|Published by NetAction||Issue No. 27||October 3, 1997|
If you ask a nine-year-old girl what she wants to be when she grows up, chances are she won't have an answer. According to Judi Clark, that's because most girls have very few role models to help them think about career choices. Clark hopes to remedy this situation through the Role Model Project for Girls.
The project is intended to provide girls ages 9-16 with detailed information on a wide range of careers -- including real-life examples of women who work in a variety of non-traditional careers. This is accomplished through the Role Model Registry, a Web site feature that enables women to serve as one-time virtual role models to girls who visit the site.
Women can register as virtual role models by completing a simple form that asks for their first name, job title, a brief explanation of how they wound up with the career they now have, and any advice they would like to share with young girls interested in that career. The registration form is located on the Web at: http://www.womenswork.org/girls/role-models.html.
Girls who visit the virtual role models on the Web site can learn more about the careers they find there by visiting the project's online bookstore. Operated in association with Amazon.com, the store features books on science and math, careers in general, and autobiographies, all written by women for girls and women.
The bookstore is at: http://www.womenswork.org/girls/books/, and a portion of the proceeds from book sales goes to support the project.
So far, the Role Model Project for Girls has been an all-volunteer effort by Clark, but with sponsorship from the Association for Computing Machinery's Committee on Women in Computing (ACM-W), Clark is seeking a grant to create an interactive CD-ROM featuring brief video interviews with women in a wide range of careers. Her goal is to distribute the CD-ROM to schools and libraries, where computers equipped with CD-ROM players are increasingly available.
In conjunction with the CD-ROM interviews, the Web site will be expanded to include information on schools and universities, scholarships, internships, and other resources available to girls who want to prepare for the careers they've learned about from the virtual role models on the Web site, or from the CD-ROM interviews. Women who are interested in being interviewed for the CD-ROM are encouraged to contact .
Late last year, a teenage cyber-rights activist ignited what subsequently became an ongoing controversy over filtering software marketed to parents, libraries, and schools as a way to block children's access to sexually explicit sites. The controversy erupted when Bennett Haselton, an 18-year-old Vanderbilt College student, revealed that CYBERsitter filtering software banned a number of socially valuable resources on the Web, such as information on feminism, gay/lesbian rights, and progressive political causes. Blocked Web sites included the Institute for Global Communication (IGC), and the National Organization for Women (NOW).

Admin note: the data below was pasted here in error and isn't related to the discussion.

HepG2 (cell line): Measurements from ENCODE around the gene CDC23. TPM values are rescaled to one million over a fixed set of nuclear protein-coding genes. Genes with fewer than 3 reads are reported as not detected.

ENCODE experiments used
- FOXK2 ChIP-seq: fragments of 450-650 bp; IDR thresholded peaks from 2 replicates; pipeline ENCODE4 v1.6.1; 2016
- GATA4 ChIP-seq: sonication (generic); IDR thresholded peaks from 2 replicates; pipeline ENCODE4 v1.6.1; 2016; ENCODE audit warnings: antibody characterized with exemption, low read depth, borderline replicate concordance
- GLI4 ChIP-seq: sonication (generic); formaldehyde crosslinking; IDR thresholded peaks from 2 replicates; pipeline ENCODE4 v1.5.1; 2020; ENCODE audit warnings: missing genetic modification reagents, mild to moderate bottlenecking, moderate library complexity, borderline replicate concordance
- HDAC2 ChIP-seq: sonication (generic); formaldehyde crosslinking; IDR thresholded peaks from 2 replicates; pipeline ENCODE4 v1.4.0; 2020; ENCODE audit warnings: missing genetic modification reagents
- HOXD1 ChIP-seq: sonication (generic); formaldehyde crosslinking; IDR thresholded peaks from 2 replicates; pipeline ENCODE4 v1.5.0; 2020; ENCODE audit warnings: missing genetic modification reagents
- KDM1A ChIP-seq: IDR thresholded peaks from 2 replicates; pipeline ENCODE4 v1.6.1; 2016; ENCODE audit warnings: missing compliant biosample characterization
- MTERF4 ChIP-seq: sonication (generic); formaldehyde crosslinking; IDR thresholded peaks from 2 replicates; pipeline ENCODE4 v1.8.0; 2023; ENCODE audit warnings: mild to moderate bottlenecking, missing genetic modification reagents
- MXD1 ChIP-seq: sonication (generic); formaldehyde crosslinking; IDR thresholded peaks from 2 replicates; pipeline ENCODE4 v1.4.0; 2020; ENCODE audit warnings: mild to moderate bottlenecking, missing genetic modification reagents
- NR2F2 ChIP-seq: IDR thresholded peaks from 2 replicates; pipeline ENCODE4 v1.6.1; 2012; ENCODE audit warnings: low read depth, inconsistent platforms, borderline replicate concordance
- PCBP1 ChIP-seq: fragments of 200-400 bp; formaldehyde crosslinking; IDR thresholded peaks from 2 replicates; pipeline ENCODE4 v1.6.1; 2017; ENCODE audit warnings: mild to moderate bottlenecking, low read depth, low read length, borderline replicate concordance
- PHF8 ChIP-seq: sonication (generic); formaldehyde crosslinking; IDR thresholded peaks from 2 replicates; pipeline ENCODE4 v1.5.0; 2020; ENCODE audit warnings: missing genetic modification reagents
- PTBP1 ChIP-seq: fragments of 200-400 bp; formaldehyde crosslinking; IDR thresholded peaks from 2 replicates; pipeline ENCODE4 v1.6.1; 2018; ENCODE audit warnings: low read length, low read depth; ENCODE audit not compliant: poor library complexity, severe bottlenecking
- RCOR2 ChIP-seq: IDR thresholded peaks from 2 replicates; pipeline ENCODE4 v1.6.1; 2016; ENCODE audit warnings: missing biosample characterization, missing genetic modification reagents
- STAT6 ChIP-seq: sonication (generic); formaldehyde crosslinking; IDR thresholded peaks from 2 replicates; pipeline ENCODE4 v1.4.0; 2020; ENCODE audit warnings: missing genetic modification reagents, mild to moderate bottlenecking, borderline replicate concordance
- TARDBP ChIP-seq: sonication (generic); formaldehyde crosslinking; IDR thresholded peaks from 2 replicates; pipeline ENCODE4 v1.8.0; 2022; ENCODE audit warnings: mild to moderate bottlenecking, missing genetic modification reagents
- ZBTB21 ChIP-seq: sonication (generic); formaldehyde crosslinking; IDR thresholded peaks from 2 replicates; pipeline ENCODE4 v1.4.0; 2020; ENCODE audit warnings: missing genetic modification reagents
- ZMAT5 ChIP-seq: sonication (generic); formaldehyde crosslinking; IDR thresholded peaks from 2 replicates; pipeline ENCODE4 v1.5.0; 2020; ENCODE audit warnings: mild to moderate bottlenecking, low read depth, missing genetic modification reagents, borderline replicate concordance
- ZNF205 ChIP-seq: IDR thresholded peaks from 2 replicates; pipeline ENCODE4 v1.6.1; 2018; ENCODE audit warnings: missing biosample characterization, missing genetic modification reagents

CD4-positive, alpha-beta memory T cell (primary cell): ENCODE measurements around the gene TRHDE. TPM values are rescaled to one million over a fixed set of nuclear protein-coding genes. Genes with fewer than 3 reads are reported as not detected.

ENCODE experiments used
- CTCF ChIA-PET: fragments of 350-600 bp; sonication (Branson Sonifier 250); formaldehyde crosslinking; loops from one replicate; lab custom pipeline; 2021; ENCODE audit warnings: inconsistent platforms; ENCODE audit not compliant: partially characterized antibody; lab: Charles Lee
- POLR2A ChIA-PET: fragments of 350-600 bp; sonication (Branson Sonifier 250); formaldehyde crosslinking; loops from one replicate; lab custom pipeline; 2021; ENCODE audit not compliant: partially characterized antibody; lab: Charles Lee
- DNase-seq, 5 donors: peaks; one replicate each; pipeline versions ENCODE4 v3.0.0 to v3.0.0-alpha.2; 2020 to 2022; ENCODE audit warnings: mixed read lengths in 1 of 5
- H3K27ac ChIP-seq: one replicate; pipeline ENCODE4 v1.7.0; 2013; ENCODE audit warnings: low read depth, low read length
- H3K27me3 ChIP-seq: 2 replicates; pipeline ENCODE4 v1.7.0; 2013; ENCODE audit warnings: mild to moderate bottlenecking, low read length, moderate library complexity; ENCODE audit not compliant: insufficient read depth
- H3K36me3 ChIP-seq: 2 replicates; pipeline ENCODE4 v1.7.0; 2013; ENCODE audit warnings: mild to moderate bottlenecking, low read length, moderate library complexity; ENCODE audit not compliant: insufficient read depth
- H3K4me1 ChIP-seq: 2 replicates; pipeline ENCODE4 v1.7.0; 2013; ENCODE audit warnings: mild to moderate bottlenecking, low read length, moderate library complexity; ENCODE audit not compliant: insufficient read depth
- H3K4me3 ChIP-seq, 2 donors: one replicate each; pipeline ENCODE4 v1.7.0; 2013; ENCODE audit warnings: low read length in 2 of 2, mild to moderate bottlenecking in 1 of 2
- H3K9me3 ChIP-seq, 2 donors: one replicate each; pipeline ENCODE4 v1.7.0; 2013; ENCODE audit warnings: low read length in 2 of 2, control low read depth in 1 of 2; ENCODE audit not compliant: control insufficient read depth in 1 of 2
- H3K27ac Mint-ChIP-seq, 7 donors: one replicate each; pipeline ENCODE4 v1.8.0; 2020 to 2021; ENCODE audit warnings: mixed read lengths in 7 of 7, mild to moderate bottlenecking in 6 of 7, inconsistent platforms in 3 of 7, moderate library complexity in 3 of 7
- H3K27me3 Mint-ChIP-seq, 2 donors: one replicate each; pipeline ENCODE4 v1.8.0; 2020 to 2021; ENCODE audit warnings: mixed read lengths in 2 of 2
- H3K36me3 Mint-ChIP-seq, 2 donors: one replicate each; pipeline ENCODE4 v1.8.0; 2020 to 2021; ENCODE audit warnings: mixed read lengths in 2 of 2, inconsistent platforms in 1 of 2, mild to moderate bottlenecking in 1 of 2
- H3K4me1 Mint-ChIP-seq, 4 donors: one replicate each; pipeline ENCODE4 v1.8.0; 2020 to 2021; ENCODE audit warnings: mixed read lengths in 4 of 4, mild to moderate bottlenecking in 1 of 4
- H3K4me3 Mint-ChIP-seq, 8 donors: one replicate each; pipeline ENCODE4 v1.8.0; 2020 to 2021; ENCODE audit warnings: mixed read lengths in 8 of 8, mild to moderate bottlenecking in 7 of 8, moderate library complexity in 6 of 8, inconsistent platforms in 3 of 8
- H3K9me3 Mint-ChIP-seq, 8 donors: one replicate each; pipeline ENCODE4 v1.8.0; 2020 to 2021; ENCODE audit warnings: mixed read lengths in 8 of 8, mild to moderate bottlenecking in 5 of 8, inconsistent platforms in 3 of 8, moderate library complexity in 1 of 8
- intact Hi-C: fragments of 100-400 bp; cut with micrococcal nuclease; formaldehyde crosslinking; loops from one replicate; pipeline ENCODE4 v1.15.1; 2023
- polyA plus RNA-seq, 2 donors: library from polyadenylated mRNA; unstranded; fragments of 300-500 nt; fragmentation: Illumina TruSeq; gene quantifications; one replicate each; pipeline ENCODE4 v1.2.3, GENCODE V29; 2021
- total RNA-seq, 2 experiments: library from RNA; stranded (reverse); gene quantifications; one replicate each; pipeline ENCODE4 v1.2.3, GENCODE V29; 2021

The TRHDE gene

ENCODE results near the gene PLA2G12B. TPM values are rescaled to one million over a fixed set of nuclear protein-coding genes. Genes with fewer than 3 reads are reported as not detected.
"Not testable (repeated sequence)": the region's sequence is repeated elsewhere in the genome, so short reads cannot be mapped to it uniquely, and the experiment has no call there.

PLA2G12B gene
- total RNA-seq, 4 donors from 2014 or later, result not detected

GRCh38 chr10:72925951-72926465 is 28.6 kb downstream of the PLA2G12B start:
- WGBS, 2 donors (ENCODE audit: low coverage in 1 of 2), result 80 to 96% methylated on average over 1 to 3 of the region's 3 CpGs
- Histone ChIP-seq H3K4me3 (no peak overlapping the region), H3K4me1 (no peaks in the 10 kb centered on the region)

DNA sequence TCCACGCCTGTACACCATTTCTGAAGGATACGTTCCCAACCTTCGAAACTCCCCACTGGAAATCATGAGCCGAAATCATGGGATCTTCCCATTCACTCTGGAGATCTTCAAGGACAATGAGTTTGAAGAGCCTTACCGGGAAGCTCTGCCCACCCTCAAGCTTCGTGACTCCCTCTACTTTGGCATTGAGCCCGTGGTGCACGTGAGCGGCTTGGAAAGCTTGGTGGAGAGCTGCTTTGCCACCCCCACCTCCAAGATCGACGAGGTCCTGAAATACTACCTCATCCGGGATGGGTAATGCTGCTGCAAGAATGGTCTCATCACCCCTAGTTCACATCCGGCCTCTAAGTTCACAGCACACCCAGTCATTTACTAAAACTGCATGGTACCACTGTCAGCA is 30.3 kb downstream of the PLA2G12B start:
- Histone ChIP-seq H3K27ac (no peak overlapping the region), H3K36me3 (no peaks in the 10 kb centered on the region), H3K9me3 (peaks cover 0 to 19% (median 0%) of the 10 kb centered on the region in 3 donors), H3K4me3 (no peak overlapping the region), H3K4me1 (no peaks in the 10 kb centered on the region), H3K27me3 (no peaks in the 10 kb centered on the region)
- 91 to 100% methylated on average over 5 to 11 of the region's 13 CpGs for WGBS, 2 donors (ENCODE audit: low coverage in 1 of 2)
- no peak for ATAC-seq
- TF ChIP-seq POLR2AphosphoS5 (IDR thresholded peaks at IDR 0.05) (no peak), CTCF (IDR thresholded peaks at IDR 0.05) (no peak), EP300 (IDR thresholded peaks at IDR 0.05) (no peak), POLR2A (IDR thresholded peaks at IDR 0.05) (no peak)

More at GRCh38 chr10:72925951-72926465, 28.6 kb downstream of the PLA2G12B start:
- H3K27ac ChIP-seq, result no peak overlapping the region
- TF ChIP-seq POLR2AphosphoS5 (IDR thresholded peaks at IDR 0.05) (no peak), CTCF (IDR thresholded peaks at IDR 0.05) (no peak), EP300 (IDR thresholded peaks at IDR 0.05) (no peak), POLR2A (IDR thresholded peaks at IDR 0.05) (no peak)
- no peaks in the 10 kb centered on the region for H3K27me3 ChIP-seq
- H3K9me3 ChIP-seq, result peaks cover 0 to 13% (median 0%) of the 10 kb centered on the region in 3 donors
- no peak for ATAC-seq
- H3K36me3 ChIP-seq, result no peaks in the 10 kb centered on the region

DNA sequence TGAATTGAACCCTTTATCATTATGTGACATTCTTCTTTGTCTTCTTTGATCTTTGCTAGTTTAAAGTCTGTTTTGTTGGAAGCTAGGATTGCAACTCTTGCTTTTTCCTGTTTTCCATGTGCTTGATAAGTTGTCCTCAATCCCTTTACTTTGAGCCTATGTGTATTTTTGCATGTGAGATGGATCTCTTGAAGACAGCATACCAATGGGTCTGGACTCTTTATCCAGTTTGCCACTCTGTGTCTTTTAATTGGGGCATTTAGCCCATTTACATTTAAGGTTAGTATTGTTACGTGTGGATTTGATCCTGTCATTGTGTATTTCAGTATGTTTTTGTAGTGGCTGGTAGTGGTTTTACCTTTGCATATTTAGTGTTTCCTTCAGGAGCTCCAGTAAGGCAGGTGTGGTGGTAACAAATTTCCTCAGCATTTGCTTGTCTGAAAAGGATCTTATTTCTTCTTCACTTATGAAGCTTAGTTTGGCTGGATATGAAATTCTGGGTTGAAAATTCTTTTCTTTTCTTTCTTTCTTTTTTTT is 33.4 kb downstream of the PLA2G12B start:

Haselton posted his findings about the filter software on Peacefire, an Internet-based organization founded in August 1996 to represent students' and minors' interests in the debate over freedom of speech on the Internet. Haselton's revelations prompted Solid Oak Software, which markets the CYBERsitter filter, to threaten Haselton with a lawsuit, and to block the Peacefire site even though it contains no sexually explicit information. Solid Oak's threat generated an outpouring of support for Peacefire from Internet activists concerned about free speech. Additional information is on the CYBERsitter Web site.
Most of the organization's approximately 1,700 members are between ages 13 and 17. Adults can join as associate members. (When I joined last year, I had the somewhat dubious distinction of being Peacefire's oldest associate member!) Members receive Peacefire's electronic newsletter, which includes updates on the organization's activities and pointers to articles about filtering software and/or Peacefire.
The Peacefire site features the Cyber Rights And Digital Liberties Encyclopedia (CRADLE), an interactive dictionary of censorship-related terms developed to help young people understand the sometimes complex legal and legislative issues related to free speech in cyberspace.
It also features an innovative Internet-based fund raising project, the Page Authors' Benefit Against Censorship (PABAC), pronounced "payback," at http://peacefire.org/PABAC/ (NOTE: This URL is no longer valid as of 05/23/2001.) PABAC, was initiated to raise money for the American Civil Liberties Union (ACLU) lawsuit against the New York Communications Decency Act. Peacefire is a plaintiff in the lawsuit on behalf of minors whose rights may be violated by the law.
To help raise funds in support of the lawsuit, Peacefire's members put their technical skills to work writing HTML, Java, or CGI scripts, or creating Web site graphics, in exchange for a donation of $10 per hour to the legal fund.
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